Here's to you, Kenneth Arrow, for the gift of your thinking about asymmetric information in the health care context:
Because medical knowledge is so complicated, the information possessed by the physician as to the consequences and possibilities of treatment is necessarily very much greater than that of the patient, or at least so it is believed by both parties. Further, both parties are aware of this informational inequality, and their relation is colored by this knowledge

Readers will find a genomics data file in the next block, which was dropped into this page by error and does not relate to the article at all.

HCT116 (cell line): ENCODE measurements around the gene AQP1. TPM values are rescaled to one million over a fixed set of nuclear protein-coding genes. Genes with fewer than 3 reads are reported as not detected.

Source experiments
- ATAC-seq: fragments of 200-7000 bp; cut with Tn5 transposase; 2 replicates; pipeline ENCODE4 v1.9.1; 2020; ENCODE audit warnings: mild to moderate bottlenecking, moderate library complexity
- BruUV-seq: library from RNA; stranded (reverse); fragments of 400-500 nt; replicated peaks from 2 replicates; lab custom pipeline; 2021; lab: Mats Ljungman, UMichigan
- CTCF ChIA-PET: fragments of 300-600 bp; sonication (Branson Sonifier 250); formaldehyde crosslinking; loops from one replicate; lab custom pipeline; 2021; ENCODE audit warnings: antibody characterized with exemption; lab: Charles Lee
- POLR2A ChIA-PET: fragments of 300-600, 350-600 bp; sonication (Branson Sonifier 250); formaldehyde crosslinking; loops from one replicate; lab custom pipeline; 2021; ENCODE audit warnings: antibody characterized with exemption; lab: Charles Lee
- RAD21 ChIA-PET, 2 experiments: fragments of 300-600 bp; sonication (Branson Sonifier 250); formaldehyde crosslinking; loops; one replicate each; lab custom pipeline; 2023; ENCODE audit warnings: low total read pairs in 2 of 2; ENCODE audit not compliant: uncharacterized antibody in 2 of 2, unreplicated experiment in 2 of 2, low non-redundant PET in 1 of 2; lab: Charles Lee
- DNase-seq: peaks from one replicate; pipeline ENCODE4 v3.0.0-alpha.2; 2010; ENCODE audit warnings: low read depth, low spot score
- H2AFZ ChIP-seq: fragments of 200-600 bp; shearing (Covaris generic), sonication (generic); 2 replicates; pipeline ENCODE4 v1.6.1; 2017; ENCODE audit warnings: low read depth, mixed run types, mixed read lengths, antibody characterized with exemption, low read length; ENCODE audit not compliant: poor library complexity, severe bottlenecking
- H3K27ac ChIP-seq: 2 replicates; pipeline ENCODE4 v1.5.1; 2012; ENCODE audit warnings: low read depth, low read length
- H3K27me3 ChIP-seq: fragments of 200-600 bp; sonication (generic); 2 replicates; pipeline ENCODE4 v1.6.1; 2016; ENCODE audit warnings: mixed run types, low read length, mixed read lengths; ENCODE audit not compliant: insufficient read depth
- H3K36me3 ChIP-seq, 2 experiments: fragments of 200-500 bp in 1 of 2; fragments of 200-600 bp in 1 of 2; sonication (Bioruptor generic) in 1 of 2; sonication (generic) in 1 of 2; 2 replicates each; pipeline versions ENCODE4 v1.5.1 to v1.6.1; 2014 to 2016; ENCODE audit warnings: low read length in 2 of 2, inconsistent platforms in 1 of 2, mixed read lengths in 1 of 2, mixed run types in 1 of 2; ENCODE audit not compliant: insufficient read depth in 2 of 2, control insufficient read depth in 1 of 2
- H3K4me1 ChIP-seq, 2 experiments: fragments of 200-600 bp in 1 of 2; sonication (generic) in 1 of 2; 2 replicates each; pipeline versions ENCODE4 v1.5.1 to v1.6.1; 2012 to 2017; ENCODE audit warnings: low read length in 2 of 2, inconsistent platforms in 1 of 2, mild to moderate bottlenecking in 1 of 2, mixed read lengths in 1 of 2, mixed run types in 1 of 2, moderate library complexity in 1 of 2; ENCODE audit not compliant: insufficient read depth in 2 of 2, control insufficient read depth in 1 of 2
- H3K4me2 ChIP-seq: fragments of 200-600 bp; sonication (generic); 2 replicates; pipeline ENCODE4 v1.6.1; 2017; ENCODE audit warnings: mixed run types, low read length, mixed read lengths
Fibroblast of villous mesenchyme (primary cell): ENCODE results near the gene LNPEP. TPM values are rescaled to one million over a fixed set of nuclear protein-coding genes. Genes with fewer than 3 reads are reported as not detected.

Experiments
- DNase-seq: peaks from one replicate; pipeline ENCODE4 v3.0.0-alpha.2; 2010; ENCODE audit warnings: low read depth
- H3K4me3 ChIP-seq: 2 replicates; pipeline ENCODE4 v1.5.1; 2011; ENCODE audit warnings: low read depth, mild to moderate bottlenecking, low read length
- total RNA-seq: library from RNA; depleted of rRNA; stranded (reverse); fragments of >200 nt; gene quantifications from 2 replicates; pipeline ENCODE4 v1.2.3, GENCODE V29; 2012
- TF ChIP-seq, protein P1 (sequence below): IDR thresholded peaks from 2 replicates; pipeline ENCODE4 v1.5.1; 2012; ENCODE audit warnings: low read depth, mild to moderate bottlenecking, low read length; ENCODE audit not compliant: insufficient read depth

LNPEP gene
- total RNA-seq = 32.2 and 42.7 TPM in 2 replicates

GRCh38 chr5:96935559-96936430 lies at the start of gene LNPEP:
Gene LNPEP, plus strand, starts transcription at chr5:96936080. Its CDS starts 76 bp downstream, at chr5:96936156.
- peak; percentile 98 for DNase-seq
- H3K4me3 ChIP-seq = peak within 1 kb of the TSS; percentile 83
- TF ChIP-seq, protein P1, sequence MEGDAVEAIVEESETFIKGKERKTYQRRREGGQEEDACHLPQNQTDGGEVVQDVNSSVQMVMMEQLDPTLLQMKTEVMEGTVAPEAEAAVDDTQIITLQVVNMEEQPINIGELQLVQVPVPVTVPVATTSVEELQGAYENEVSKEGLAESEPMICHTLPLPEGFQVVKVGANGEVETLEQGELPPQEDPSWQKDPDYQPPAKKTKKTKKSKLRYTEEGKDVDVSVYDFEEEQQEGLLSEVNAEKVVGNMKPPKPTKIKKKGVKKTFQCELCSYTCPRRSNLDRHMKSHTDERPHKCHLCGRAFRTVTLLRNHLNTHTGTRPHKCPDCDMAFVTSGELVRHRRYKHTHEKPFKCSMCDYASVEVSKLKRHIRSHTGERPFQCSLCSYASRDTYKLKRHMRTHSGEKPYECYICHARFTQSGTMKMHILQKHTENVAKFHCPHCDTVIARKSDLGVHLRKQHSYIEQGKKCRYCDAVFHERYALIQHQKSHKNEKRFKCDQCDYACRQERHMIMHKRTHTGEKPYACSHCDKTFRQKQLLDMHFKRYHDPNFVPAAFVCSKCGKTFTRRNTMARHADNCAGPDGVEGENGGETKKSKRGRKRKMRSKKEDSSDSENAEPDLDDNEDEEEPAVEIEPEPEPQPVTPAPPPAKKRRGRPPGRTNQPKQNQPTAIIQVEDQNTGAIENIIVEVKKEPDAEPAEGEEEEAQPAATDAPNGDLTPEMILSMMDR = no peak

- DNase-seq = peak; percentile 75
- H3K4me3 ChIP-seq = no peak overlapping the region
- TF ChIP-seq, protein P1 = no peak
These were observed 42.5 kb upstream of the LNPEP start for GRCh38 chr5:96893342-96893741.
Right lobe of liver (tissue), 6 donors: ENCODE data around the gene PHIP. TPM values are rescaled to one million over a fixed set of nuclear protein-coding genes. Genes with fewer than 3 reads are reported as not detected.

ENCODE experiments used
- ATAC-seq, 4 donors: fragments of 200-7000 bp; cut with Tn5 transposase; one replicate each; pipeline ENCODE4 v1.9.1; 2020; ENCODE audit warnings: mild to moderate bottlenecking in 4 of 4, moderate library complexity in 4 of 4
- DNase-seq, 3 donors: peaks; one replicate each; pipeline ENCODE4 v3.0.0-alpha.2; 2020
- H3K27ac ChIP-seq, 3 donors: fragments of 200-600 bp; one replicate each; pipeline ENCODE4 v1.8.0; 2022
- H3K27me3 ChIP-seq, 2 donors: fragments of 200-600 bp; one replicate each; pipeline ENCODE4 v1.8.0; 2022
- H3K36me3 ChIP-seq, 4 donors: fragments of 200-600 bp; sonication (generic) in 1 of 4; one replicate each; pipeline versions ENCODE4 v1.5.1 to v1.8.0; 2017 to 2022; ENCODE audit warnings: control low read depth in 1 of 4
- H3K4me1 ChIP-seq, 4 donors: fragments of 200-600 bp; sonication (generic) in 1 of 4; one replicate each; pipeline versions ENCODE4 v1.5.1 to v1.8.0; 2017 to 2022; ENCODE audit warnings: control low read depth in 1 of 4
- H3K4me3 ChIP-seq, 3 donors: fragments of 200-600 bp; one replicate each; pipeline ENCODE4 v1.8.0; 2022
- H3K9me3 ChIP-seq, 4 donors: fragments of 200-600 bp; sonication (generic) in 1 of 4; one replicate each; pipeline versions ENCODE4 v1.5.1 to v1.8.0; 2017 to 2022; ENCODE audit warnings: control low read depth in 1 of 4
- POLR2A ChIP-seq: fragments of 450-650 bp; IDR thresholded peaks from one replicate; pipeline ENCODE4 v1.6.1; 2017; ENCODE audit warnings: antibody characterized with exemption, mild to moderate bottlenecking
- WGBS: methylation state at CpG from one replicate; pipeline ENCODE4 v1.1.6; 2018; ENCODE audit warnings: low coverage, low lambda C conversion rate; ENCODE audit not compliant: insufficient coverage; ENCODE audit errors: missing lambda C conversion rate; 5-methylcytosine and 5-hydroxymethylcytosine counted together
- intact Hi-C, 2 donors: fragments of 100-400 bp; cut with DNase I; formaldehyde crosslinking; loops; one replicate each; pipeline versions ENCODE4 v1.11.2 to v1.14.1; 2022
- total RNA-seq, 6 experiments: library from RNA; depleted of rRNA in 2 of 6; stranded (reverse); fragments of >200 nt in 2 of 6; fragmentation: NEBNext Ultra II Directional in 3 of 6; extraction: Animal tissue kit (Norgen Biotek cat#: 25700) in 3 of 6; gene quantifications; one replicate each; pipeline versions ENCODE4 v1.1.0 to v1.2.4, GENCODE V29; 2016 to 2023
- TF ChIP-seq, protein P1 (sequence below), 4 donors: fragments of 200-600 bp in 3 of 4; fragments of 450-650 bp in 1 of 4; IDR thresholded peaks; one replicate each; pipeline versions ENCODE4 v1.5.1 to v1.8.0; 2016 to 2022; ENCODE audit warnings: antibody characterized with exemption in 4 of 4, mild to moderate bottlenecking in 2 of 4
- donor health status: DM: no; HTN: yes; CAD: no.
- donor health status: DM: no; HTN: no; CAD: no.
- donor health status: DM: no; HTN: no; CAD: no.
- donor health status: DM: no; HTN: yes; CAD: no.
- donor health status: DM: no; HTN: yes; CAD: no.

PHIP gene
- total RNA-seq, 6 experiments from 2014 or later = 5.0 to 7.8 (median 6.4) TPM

And, as Deborah Haas-Wilson notes, the information asymmetry is also two-sided in many cases. What does the patient know that the provider doesn't? Likelihood of medication and treatment adherence, their own medical histories, their individual preferences on trade offs involving treatment and side effects and more.